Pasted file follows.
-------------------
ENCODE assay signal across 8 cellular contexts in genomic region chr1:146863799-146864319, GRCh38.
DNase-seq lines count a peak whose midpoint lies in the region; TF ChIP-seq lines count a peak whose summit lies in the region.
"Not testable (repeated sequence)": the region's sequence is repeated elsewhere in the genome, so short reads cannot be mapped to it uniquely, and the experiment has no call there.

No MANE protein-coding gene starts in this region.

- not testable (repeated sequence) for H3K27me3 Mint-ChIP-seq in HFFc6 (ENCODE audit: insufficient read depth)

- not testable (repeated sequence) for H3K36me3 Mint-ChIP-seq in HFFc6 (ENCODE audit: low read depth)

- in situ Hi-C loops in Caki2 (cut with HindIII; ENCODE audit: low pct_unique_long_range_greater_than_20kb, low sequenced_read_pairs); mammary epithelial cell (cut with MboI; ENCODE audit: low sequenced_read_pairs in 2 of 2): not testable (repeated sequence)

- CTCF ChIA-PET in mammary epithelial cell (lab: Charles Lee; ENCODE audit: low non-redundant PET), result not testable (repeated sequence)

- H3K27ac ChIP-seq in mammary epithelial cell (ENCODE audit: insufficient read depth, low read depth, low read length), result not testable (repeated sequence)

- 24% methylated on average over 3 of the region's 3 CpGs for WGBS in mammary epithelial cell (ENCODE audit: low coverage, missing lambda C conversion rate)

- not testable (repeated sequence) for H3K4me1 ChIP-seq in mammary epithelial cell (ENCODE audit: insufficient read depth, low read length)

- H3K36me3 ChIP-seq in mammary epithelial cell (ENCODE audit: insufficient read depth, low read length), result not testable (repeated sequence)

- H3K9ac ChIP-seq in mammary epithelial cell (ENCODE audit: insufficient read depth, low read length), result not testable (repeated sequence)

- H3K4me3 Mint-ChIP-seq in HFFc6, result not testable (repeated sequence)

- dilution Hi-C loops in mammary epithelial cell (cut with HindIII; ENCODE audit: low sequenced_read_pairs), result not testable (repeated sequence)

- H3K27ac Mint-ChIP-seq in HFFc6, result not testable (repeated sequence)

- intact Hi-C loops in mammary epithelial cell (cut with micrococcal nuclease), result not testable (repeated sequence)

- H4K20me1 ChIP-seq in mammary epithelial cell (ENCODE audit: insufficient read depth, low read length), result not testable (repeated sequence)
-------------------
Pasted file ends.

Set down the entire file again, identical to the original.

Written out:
ENCODE assay signal across 8 cellular contexts in genomic region chr1:146863799-146864319, GRCh38.
DNase-seq lines count a peak whose midpoint lies in the region; TF ChIP-seq lines count a peak whose summit lies in the region.
"Not testable (repeated sequence)": the region's sequence is repeated elsewhere in the genome, so short reads cannot be mapped to it uniquely, and the experiment has no call there.

No MANE protein-coding gene starts in this region.

- not testable (repeated sequence) for H3K27me3 Mint-ChIP-seq in HFFc6 (ENCODE audit: insufficient read depth)

- not testable (repeated sequence) for H3K36me3 Mint-ChIP-seq in HFFc6 (ENCODE audit: low read depth)

- in situ Hi-C loops in Caki2 (cut with HindIII; ENCODE audit: low pct_unique_long_range_greater_than_20kb, low sequenced_read_pairs); mammary epithelial cell (cut with MboI; ENCODE audit: low sequenced_read_pairs in 2 of 2): not testable (repeated sequence)

- CTCF ChIA-PET in mammary epithelial cell (lab: Charles Lee; ENCODE audit: low non-redundant PET), result not testable (repeated sequence)

- H3K27ac ChIP-seq in mammary epithelial cell (ENCODE audit: insufficient read depth, low read depth, low read length), result not testable (repeated sequence)

- 24% methylated on average over 3 of the region's 3 CpGs for WGBS in mammary epithelial cell (ENCODE audit: low coverage, missing lambda C conversion rate)

- not testable (repeated sequence) for H3K4me1 ChIP-seq in mammary epithelial cell (ENCODE audit: insufficient read depth, low read length)

- H3K36me3 ChIP-seq in mammary epithelial cell (ENCODE audit: insufficient read depth, low read length), result not testable (repeated sequence)

- H3K9ac ChIP-seq in mammary epithelial cell (ENCODE audit: insufficient read depth, low read length), result not testable (repeated sequence)

- H3K4me3 Mint-ChIP-seq in HFFc6, result not testable (repeated sequence)

- dilution Hi-C loops in mammary epithelial cell (cut with HindIII; ENCODE audit: low sequenced_read_pairs), result not testable (repeated sequence)

- H3K27ac Mint-ChIP-seq in HFFc6, result not testable (repeated sequence)

- intact Hi-C loops in mammary epithelial cell (cut with micrococcal nuclease), result not testable (repeated sequence)

- H4K20me1 ChIP-seq in mammary epithelial cell (ENCODE audit: insufficient read depth, low read length), result not testable (repeated sequence)